Dave - 6 months ago 80

Python Question

I'm trying to emulate Excel's

Insert>Scatter>Scatter with smooth lines and markers

command in Matplotlib

The scipy function **interpolate** creates a similar effect, with some nice examples of how to simply implement this here:

How to draw cubic spline in matplotlib

However Excel's spline algorithm is also able to generate a smooth curve through just three points (e.g. x = [0,1,2] y = [4,2,1]); and it isn't possible to do this with cubic splines.

I have seen discussions that suggest that the Excel algorithm uses Catmull-Rom splines; but don't really understand these, or how they could be adapted to Matplotlib:

http://answers.microsoft.com/en-us/office/forum/office_2007-excel/how-does-excel-plot-smooth-curves/c751e8ff-9f99-4ac7-a74a-fba41ac80300

Is there a simple way of modifying the above examples to achieve smooth curves through three or more points using the **interpolate** library?

Many thanks

Answer

By now you may have found the Wikipedia page for the Centripetal Catmull-Rom spline, but in case you haven't, it includes this sample code:

```
import numpy
import matplotlib.pyplot as plt
def CatmullRomSpline(P0, P1, P2, P3, nPoints=100):
"""
P0, P1, P2, and P3 should be (x,y) point pairs that define the
Catmull-Rom spline.
nPoints is the number of points to include in this curve segment.
"""
# Convert the points to numpy so that we can do array multiplication
P0, P1, P2, P3 = map(numpy.array, [P0, P1, P2, P3])
# Calculate t0 to t4
alpha = 0.5
def tj(ti, Pi, Pj):
xi, yi = Pi
xj, yj = Pj
return ( ( (xj-xi)**2 + (yj-yi)**2 )**0.5 )**alpha + ti
t0 = 0
t1 = tj(t0, P0, P1)
t2 = tj(t1, P1, P2)
t3 = tj(t2, P2, P3)
# Only calculate points between P1 and P2
t = numpy.linspace(t1,t2,nPoints)
# Reshape so that we can multiply by the points P0 to P3
# and get a point for each value of t.
t = t.reshape(len(t),1)
A1 = (t1-t)/(t1-t0)*P0 + (t-t0)/(t1-t0)*P1
A2 = (t2-t)/(t2-t1)*P1 + (t-t1)/(t2-t1)*P2
A3 = (t3-t)/(t3-t2)*P2 + (t-t2)/(t3-t2)*P3
B1 = (t2-t)/(t2-t0)*A1 + (t-t0)/(t2-t0)*A2
B2 = (t3-t)/(t3-t1)*A2 + (t-t1)/(t3-t1)*A3
C = (t2-t)/(t2-t1)*B1 + (t-t1)/(t2-t1)*B2
return C
def CatmullRomChain(P):
"""
Calculate Catmull Rom for a chain of points and return the combined curve.
"""
sz = len(P)
# The curve C will contain an array of (x,y) points.
C = []
for i in range(sz-3):
c = CatmullRomSpline(P[i], P[i+1], P[i+2], P[i+3])
C.extend(c)
return C
```

which nicely computes the interpolation for `n >= 4`

points like so:

```
points = [[0,1.5],[2,2],[3,1],[4,0.5],[5,1],[6,2],[7,3]]
c = CatmullRomChain(points)
px, py = zip(*points)
x, y = zip(*c)
plt.plot(x, y)
plt.plot(px, py, 'or')
```

resulting in this `matplotlib`

image:

Alternatively, there is a `scipy.interpolate`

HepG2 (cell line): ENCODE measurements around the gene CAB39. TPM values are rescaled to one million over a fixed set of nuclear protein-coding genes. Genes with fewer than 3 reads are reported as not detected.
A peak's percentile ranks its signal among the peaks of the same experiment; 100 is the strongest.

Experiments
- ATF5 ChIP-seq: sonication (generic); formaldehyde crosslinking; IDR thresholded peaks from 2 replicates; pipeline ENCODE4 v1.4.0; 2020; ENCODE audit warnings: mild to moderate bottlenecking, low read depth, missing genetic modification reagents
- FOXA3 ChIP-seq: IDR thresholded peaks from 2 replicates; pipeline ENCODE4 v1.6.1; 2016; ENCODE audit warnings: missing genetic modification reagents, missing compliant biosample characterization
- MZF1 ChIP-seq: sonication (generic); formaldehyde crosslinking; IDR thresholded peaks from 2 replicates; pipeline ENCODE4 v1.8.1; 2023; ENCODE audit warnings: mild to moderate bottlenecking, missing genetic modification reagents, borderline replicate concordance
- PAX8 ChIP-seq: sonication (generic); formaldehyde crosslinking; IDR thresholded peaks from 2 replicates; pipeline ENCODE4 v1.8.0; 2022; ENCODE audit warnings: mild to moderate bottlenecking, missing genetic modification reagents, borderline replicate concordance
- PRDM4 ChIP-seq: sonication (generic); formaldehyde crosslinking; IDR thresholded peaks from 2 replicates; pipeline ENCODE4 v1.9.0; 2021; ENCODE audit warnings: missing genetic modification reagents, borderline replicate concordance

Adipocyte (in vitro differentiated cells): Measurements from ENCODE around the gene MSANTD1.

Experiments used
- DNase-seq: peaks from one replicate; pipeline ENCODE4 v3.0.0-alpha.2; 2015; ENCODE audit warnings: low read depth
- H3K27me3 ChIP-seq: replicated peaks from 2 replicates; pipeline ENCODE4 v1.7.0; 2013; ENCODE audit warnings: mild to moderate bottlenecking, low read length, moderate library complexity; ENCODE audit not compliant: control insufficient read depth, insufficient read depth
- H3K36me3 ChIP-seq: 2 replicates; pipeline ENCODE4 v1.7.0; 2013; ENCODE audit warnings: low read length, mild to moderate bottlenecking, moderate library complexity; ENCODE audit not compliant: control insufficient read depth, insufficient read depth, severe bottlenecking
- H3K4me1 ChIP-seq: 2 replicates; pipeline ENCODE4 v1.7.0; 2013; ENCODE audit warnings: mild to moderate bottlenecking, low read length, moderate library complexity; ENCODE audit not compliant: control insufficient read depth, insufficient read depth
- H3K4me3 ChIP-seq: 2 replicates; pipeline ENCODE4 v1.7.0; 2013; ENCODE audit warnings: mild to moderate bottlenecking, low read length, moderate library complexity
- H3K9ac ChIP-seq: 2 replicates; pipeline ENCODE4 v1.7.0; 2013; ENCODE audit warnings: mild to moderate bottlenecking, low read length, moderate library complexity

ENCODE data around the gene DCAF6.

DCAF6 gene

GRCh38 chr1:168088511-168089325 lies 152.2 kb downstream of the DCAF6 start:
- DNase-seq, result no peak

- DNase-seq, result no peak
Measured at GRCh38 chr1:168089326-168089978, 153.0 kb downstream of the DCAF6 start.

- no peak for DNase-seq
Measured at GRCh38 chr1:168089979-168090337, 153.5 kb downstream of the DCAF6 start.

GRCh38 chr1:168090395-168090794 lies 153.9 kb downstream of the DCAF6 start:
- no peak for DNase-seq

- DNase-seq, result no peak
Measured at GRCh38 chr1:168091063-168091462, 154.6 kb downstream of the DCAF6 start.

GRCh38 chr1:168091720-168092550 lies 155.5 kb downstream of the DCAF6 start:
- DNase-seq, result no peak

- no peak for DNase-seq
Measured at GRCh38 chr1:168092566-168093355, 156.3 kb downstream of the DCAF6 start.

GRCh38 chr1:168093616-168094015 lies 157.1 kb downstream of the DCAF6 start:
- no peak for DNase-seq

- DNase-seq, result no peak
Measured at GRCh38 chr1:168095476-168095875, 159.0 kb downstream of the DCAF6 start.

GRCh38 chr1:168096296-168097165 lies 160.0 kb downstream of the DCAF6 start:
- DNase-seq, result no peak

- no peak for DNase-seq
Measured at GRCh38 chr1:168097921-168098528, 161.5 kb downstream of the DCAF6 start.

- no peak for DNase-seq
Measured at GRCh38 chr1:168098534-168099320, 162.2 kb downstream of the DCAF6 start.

function for `BarycentricInterpolator`

that appears to do what you're looking for. It is rather straightforward to use and works for cases in which you have only 3 data points.

```
from scipy.interpolate import BarycentricInterpolator
# create some data points
points1 = [[0, 2], [1, 4], [2, -2], [3, 6], [4, 2]]
points2 = [[1, 1], [2, 5], [3, -1]]
# put data into x, y tuples
x1, y1 =zip(*points1)
x2, y2 = zip(*points2)
# create the interpolator
bci1 = BarycentricInterpolator(x1, y1)
bci2 = BarycentricInterpolator(x2, y2)
# define dense x-axis for interpolating over
x1_new = np.linspace(min(x1), max(x1), 1000)
x2_new = np.linspace(min(x2), max(x2), 1000)
# plot it all
plt.plot(x1, y1, 'o')
plt.plot(x2, y2, 'o')
plt.plot(x1_new, bci1(x1_new))
plt.plot(x2_new, bci2(x2_new))
plt.xlim(-1, 5)
```

Another option within `scipy`

is akima interpolation via `Akima1DInterpolator`

. It is as easy to implement as Barycentric, but has the advantage that it avoids large oscillations at the edge of a data set. Here's a few test cases that exhibit all the criteria you've asked for so far.

```
from scipy.interpolate import Akima1DInterpolator
x1, y1 = np.arange(13), np.random.randint(-10, 10, 13)
x2, y2 = [0,2,3,6,12], [100,50,30,18,14]
x3, y3 = [4, 6, 8], [60, 80, 40]
akima1 = Akima1DInterpolator(x1, y1)
akima2 = Akima1DInterpolator(x2, y2)
akima3 = Akima1DInterpolator(x3, y3)
x1_new = np.linspace(min(x1), max(x1), 1000)
x2_new = np.linspace(min(x2), max(x2), 1000)
x3_new = np.linspace(min(x3), max(x3), 1000)
plt.plot(x1, y1, 'bo')
plt.plot(x2, y2, 'go')
plt.plot(x3, y3, 'ro')
plt.plot(x1_new, akima1(x1_new), 'b', label='random points')
plt.plot(x2_new, akima2(x2_new), 'g', label='exponential')
plt.plot(x3_new, akima3(x3_new), 'r', label='3 points')
plt.xlim(-1, 15)
plt.ylim(-10, 110)
plt.legend(loc='best')
```

Source (Stackoverflow)

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